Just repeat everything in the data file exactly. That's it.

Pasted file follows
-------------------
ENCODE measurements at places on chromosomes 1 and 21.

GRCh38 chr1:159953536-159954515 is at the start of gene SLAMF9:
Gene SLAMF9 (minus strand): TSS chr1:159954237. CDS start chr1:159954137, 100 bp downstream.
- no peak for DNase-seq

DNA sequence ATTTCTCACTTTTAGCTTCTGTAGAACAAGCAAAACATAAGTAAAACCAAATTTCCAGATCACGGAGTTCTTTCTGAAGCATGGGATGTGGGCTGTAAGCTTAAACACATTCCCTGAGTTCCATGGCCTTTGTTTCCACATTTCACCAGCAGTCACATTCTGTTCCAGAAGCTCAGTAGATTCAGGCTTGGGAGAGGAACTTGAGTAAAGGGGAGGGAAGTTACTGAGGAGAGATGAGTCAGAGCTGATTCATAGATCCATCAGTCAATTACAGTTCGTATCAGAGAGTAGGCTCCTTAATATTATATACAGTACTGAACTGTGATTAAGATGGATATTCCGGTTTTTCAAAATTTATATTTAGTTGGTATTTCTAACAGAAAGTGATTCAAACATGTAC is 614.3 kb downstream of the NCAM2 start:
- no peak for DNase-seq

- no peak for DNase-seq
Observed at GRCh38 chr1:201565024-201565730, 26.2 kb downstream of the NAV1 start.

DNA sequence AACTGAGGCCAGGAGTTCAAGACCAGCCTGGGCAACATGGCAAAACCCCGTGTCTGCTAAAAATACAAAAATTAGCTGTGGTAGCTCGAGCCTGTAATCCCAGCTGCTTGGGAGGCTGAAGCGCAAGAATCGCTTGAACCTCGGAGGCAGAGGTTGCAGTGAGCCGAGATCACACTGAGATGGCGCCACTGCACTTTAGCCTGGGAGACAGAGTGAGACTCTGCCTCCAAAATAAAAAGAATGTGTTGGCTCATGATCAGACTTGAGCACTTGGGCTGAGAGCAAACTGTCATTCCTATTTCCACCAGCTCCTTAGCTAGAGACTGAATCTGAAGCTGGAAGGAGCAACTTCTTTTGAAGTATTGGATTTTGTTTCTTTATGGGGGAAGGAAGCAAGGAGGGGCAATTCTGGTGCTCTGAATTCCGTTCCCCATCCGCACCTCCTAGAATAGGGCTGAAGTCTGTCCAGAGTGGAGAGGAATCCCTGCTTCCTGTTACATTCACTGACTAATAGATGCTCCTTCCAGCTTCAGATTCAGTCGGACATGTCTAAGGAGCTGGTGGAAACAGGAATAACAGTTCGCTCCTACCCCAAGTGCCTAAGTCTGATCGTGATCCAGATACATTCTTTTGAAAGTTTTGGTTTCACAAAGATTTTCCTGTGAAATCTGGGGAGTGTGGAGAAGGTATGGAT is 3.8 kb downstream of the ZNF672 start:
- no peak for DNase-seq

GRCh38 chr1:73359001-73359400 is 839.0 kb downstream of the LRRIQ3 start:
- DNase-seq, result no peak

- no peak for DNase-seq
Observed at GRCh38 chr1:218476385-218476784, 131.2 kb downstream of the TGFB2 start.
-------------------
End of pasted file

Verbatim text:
ENCODE measurements at places on chromosomes 1 and 21.

GRCh38 chr1:159953536-159954515 is at the start of gene SLAMF9:
Gene SLAMF9 (minus strand): TSS chr1:159954237. CDS start chr1:159954137, 100 bp downstream.
- no peak for DNase-seq

DNA sequence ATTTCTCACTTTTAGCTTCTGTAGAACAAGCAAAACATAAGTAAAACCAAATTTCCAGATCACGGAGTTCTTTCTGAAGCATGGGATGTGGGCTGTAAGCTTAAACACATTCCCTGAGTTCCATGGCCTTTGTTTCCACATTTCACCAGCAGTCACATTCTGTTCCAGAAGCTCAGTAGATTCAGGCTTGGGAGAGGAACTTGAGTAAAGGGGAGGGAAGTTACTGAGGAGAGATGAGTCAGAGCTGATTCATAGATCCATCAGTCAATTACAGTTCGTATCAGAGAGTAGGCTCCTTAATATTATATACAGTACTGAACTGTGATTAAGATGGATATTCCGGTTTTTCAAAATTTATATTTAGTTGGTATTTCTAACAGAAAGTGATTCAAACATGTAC is 614.3 kb downstream of the NCAM2 start:
- no peak for DNase-seq

- no peak for DNase-seq
Observed at GRCh38 chr1:201565024-201565730, 26.2 kb downstream of the NAV1 start.

DNA sequence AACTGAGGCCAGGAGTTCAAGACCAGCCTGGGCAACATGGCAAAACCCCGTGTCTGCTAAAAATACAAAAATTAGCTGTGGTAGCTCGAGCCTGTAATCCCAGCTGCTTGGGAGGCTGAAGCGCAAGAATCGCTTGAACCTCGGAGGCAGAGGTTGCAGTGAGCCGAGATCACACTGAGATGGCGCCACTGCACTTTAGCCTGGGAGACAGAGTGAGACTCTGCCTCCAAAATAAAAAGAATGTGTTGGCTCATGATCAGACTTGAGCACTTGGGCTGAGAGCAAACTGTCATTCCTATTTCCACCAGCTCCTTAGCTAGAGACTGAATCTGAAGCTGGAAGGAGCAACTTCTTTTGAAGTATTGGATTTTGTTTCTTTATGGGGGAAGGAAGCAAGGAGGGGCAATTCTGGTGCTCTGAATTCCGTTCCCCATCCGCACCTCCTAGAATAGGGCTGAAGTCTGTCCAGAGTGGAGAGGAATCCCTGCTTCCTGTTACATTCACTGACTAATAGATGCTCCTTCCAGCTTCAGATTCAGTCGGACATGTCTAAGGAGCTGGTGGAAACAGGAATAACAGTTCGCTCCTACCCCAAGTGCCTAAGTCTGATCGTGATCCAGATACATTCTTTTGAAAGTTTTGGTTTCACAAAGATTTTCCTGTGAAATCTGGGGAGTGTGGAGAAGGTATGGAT is 3.8 kb downstream of the ZNF672 start:
- no peak for DNase-seq

GRCh38 chr1:73359001-73359400 is 839.0 kb downstream of the LRRIQ3 start:
- DNase-seq, result no peak

- no peak for DNase-seq
Observed at GRCh38 chr1:218476385-218476784, 131.2 kb downstream of the TGFB2 start.